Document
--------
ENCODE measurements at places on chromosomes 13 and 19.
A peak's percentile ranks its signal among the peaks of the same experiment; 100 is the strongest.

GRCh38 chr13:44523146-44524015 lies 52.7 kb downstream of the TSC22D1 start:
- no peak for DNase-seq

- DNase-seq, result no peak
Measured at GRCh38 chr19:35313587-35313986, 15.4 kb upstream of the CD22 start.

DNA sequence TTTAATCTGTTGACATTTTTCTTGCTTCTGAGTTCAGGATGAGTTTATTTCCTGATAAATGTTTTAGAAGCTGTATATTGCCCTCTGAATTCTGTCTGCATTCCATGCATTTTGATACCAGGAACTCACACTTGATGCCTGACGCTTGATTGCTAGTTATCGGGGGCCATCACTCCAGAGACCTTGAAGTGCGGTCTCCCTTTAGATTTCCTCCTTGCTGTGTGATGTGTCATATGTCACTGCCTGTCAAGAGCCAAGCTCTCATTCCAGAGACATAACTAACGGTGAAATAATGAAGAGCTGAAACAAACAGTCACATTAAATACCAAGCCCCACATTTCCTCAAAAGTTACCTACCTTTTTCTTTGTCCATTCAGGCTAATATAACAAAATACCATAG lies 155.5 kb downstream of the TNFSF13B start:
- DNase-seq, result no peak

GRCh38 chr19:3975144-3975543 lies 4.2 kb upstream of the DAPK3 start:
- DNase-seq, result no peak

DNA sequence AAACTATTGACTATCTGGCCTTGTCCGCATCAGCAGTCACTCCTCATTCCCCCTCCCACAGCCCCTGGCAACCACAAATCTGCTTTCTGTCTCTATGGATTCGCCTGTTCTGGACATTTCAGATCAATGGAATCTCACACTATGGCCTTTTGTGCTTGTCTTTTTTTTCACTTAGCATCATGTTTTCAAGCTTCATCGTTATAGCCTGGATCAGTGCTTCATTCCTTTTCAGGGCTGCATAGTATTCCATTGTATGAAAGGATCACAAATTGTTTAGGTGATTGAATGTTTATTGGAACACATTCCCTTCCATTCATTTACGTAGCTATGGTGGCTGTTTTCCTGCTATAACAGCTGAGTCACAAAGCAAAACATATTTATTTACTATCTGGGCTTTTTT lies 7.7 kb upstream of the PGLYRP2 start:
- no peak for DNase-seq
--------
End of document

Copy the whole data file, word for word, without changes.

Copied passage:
ENCODE measurements at places on chromosomes 13 and 19.
A peak's percentile ranks its signal among the peaks of the same experiment; 100 is the strongest.

GRCh38 chr13:44523146-44524015 lies 52.7 kb downstream of the TSC22D1 start:
- no peak for DNase-seq

- DNase-seq, result no peak
Measured at GRCh38 chr19:35313587-35313986, 15.4 kb upstream of the CD22 start.

DNA sequence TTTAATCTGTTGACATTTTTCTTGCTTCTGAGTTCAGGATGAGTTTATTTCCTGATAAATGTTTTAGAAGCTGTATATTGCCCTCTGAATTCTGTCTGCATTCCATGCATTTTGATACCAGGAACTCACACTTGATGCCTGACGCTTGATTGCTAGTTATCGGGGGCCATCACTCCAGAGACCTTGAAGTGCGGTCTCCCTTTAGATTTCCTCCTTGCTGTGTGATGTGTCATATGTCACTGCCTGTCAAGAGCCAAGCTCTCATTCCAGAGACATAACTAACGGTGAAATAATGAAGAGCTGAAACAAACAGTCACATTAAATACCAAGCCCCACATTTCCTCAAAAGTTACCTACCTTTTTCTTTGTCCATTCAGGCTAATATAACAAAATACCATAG lies 155.5 kb downstream of the TNFSF13B start:
- DNase-seq, result no peak

GRCh38 chr19:3975144-3975543 lies 4.2 kb upstream of the DAPK3 start:
- DNase-seq, result no peak

DNA sequence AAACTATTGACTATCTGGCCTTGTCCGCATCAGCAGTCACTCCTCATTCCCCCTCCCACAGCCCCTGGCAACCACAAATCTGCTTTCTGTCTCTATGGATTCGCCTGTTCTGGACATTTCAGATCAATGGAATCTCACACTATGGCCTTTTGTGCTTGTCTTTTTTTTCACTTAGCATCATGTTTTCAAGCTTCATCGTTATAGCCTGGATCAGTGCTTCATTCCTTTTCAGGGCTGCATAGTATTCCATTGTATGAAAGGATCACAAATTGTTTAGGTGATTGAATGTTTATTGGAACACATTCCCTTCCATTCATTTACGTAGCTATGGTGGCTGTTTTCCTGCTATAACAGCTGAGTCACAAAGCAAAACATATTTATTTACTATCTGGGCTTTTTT lies 7.7 kb upstream of the PGLYRP2 start:
- no peak for DNase-seq